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Learning Event 6 (#LE5) focuses on the challenges and opportunities as we increasingly move across screens for teaching, learning, and assessment.
The Internet is the dominant text of our generation. We use it to read, write, communicate, and socialize, and it has changed what counts as “text.” Texts have traditionally been said to act as linguistic and non-linguistic signs requiring interpretation to communicate meaning. Moving to digital, social spaces, there is an opportunity to expand our view of “text” to include visual, digital, and other multimodal forms of expressing information and content.
Too often educators privilege one form of text over another. Many times this takes the form of printed text in a paper book or periodical. A broader view of text takes into account the different textual cues, as well as images, audio, graphic design elements, and structural components.
Educators must identify instructional opportunities to accommodate these shifts in text, and help prepare students to interrogate these texts as they interact with them. This includes helping learners understand connections made in course content, and critique other forms of text as they read and synthesize across multiple modes of communication. This means that students in classes may consume content across a variety of sources, including electronic text, video, audio podcasts, infographics, and other media.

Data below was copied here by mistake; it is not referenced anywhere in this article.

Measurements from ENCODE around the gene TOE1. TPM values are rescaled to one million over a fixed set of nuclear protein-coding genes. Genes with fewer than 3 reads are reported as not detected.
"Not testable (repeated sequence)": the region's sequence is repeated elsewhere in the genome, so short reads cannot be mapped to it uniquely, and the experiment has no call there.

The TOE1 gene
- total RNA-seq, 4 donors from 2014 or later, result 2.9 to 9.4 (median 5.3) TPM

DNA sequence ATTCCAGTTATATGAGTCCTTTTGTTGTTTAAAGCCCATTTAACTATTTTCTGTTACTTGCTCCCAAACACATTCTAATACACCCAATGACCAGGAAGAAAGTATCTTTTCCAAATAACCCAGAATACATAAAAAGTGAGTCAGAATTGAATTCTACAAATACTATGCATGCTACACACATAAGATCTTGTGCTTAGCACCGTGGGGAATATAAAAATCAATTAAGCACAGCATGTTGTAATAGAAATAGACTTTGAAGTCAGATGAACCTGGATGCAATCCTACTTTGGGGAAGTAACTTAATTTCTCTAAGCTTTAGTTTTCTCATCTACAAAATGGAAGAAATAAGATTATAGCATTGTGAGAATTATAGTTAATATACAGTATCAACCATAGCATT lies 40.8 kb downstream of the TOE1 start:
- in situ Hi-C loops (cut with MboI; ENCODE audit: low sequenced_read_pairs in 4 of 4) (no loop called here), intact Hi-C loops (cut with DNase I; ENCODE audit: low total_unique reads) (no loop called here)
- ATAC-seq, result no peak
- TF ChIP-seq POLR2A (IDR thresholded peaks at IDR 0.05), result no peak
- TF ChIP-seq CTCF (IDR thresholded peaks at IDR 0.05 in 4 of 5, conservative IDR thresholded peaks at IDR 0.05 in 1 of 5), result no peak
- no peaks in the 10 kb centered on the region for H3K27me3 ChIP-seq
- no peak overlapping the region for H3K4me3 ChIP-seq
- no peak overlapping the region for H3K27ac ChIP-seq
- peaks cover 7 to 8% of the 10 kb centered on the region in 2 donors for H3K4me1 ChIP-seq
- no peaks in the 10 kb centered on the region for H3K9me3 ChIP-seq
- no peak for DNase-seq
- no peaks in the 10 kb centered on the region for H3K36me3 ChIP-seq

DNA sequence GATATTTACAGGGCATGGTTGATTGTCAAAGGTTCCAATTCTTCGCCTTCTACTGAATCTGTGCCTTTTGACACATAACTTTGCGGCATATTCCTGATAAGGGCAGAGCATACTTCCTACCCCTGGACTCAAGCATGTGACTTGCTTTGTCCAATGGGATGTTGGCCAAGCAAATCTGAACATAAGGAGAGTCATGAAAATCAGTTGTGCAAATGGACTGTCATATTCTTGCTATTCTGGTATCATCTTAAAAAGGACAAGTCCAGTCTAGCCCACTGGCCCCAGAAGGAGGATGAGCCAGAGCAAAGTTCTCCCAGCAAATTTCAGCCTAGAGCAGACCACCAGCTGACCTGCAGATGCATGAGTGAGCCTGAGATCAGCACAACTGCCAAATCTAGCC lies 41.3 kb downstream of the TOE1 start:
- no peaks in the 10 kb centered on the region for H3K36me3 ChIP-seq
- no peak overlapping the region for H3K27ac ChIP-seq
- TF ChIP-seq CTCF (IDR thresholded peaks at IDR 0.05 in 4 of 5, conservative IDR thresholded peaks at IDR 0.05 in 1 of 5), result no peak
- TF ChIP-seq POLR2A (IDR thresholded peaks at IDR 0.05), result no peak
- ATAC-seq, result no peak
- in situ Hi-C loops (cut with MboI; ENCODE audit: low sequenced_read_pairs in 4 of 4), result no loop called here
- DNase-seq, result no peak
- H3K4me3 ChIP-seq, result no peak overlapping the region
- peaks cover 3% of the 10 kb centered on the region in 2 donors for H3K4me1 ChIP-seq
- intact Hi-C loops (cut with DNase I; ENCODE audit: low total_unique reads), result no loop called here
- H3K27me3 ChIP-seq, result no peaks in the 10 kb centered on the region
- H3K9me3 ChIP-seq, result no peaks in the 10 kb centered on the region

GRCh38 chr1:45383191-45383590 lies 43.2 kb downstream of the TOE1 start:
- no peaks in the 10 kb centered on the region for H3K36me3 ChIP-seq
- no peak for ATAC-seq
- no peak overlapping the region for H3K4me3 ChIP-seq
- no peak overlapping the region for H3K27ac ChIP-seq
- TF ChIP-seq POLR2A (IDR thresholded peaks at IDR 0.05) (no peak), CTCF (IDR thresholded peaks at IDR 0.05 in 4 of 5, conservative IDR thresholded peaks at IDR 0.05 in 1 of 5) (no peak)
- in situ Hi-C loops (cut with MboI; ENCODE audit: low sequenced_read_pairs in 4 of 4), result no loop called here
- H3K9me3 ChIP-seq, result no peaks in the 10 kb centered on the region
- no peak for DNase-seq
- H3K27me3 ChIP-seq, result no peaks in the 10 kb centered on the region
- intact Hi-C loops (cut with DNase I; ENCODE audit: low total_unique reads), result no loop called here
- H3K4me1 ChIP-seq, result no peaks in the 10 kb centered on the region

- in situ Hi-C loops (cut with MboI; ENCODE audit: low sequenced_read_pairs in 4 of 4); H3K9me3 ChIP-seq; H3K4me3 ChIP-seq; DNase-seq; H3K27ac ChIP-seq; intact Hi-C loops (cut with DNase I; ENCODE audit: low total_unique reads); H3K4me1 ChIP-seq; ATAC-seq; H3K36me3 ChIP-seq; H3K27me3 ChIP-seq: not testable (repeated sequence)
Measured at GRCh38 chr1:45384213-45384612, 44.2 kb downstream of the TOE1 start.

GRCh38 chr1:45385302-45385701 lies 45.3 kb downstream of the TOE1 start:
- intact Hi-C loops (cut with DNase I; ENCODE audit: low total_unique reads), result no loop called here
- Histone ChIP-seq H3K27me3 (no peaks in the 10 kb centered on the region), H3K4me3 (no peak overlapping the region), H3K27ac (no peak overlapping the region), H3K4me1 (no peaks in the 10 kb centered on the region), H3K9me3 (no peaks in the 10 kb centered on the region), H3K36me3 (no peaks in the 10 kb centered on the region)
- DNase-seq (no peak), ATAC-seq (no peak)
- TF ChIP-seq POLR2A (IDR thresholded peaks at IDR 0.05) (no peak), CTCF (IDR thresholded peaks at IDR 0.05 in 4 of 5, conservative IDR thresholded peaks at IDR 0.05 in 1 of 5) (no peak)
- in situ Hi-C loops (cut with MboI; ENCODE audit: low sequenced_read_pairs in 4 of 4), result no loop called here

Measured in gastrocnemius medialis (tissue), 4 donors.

Focus: Multimodality is an interdisciplinary approach that frames communication and representation to be more than about language. It has been developed over the past decade to address questions about how changes in literacy, communication, and other fields have changed in relation to new media and technologies.